So, in a classical computer the way you could store a bit is – well, in the case of zero it is a low-energy state – a whole bunch of electrons is over here, one is a high energy state – a whole bunch of electrons over here. Now let’s miniaturize this until we have a quantum bit, which is a single electron. So, zero is a single electron over here, one is a single electron over there. Well, that’s fine, you know, electron over here is zero, you move it over there, it flips to one, you move it over here, it flips back to zero. You have two electrons, you move them back and forth, you’re flipping multiple bits – so there’s nothing wrong with storing and processing information at the level of single electrons. The problem is that the electron is a quantum-mechanical thing, and even though it’s a particle, it has a wave that’s associated with the electron. The wave that’s associated with the electron has something to do with where the electron is. So if the wave of the electron is all over here, then the electron is over here and it’s zero. If the wave for the electron is all over here, then the electron is over here and it’s one.

But the funky thing about quantum mechanics is that the waves don’t have to be just here and there, you know, it doesn’t have to be either here or there, waves are extended objects, you could have a wave that’s here and there at the same time. What does it mean – to have a wave for an electron that’s here and there at the same time? It means that this one electron is simultaneously here and there at the same time. So a quantum bit, or a qubit, as it’s sometimes called, has a funny feature that it can be both zero and one simultaneously, because this electron is here and there at once. Now, this is just weird and counter-intuitive. There’s no classical intuition that corresponds to having something like, you know, a soccer ball being here and there simultaneously, even if a mess can make it look like that every now and then. So with electron you really have electron here and there at once, so a quantum bit, or qubit, can be zero and one at the same time.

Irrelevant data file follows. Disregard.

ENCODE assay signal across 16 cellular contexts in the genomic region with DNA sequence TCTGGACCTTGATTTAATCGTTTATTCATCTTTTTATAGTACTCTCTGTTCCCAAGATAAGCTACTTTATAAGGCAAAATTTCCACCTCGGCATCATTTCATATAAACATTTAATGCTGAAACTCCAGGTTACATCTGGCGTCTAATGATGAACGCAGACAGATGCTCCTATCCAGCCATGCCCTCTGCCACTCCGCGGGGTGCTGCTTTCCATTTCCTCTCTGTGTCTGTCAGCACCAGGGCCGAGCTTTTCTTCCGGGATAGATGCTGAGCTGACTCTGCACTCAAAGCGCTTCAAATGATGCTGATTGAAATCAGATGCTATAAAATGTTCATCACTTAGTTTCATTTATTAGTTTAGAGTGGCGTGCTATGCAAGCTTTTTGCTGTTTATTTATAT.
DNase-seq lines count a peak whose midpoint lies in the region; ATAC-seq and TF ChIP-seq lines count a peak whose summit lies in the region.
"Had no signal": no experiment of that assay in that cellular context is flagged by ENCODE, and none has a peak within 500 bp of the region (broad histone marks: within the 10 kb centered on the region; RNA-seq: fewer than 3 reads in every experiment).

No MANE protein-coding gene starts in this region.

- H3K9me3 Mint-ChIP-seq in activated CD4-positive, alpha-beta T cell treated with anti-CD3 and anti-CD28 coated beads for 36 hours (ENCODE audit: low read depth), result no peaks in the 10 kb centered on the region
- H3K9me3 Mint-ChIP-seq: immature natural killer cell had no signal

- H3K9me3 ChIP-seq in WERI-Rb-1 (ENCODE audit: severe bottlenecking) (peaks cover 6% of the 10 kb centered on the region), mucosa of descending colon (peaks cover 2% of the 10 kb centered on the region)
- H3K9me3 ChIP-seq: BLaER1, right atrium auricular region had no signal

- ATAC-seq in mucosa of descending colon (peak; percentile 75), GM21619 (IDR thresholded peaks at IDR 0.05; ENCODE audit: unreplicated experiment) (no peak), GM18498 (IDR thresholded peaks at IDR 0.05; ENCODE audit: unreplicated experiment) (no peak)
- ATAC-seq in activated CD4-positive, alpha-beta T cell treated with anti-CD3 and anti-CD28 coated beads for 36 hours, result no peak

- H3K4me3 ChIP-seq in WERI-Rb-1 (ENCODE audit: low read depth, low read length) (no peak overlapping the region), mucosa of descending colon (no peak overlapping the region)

So this central feature of quantum weirdness, this wave-particle duality, which is strange and counter-intuitive, and hard to grasp with ordinary intuitions, this means that quantum bits can be zero and one at the same time.

And that means that quantum computers can perform computations in ways that classical computers can’t.

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In particular, let’s think of what the purpose of bits is inside a computer. So if I have a zero, or one, a bit could be data. Zero and one sounds so prosaic. Suppose that I ask my fiancée, or I ask my girlfriend: “Will you marry me?” and she sends a bit of information with zero for “no” and one for “yes”. Ok, this is a very important bit for me, and maybe she emails it to me, and that’s maybe not the nicest way to accept a marriage proposition. So, for a quantum marriage she could send a quantum superposition of zero and one at the same time meaning she is feeling ambivalent in a very quantum-mechanical fashion. So what happens when I actually look at the answer to the question? Well, these quantum bits have a feature that if you have a bit with zero and one, zero=no and one=yes at the same time and I actually look to see “ok, see electron over here? – No. See electron over here? – Yes. Then half of the time I’ll find the answer “no”, half of the time I’ll find the answer “yes”. So, if my girlfriend were to tell me that, this would be her way of essentially flipping a coin about whether she’s going to marry me or not.